Kalpitiya Dutch Fort
Sri Lanka has its own rich history and culture to display throughout the island, but it is also home to the remnants of various invasions from its past. The Kalpitiya Dutch Fort is one of many examples of these.
Kalpitiya was once a well-known trading hub for passing Arab merchants. In the mid-16th century, the Portuguese conquered the town and renamed it to Kardiv Island. Sri Lanka’s reigning monarch at the time, King Rajasinghe II from the Kingdom of Kandy, turned to the Dutch for help in retaking his land. However, after the Dutch invasion, the land was not returned back to the king. Instead, the Dutch began the construction of a fort which was completed in 1676. The location was a strategically important point that allowed the Dutch East India Company to control the Kingdom of Kandy’s external trade.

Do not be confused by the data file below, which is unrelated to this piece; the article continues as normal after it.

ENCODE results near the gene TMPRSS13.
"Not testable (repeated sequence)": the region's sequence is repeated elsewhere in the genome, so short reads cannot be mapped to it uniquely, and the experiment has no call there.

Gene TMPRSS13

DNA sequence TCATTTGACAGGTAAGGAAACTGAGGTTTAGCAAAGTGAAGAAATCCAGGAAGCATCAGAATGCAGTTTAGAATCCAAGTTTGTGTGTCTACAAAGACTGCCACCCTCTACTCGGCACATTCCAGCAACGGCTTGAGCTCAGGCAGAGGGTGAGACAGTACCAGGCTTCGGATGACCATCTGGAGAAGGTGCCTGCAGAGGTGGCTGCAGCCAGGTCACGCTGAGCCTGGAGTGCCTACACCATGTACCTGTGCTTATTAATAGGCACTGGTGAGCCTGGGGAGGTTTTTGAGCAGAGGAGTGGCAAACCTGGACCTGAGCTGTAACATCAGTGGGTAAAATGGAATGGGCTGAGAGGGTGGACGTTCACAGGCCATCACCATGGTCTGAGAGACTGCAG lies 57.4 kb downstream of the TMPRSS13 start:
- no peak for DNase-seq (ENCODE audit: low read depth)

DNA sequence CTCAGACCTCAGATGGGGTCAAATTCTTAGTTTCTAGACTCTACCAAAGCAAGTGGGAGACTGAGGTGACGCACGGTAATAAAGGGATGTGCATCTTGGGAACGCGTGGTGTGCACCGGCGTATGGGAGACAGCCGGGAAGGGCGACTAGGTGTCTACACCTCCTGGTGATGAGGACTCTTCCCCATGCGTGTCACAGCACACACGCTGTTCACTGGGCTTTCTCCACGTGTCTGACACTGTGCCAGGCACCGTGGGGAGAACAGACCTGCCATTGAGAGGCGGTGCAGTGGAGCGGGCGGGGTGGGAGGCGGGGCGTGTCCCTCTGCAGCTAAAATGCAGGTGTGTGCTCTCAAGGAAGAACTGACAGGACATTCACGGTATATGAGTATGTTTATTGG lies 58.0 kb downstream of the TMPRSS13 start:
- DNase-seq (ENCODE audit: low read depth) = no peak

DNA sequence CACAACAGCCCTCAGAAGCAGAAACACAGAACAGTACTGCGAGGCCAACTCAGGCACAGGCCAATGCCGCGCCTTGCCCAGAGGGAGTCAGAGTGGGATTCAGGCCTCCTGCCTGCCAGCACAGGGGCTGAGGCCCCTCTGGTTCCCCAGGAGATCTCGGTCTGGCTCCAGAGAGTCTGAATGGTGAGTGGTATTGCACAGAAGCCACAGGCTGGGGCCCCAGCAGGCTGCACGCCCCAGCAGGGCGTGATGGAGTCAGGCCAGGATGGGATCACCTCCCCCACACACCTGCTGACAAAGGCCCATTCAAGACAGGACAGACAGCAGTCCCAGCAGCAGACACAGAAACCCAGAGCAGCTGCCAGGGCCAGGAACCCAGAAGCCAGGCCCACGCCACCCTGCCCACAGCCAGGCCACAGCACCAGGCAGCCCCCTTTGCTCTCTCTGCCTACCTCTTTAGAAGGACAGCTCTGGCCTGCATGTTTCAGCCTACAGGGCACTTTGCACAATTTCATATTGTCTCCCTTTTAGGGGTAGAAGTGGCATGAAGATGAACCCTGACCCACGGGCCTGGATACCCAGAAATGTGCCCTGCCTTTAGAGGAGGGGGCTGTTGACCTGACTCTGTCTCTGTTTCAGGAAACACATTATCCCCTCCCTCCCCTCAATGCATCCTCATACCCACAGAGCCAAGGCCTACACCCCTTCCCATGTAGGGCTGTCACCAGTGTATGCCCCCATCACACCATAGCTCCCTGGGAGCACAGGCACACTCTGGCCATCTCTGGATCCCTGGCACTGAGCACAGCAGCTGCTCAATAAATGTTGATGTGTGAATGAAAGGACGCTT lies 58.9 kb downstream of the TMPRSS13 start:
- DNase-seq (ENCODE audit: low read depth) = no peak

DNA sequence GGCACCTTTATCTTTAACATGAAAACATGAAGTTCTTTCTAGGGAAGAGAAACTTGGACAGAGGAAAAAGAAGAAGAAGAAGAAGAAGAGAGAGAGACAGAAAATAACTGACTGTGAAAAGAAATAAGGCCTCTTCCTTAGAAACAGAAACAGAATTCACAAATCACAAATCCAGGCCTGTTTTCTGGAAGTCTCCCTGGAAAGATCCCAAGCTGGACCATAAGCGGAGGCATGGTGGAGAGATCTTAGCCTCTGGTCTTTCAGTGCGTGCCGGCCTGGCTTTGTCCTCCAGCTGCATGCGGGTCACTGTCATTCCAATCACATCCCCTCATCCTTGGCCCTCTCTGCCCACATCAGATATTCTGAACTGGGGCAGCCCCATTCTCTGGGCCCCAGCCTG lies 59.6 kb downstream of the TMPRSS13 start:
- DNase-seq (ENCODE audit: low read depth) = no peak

Highlights of the Fort and its Utilisation
The fort is a square-shaped structure with walls that reach up to 4 meters high, and it was constructed using coral and limestone from the surrounding area. It features bastions at each of its four corners. In 1795, the fort was taken over by the British, who occupied it until the mid-19th century in 1859. During Sri Lanka’s decades-long civil war, the fort was used as a base by the Sri Lankan Navy for its training and operational activity.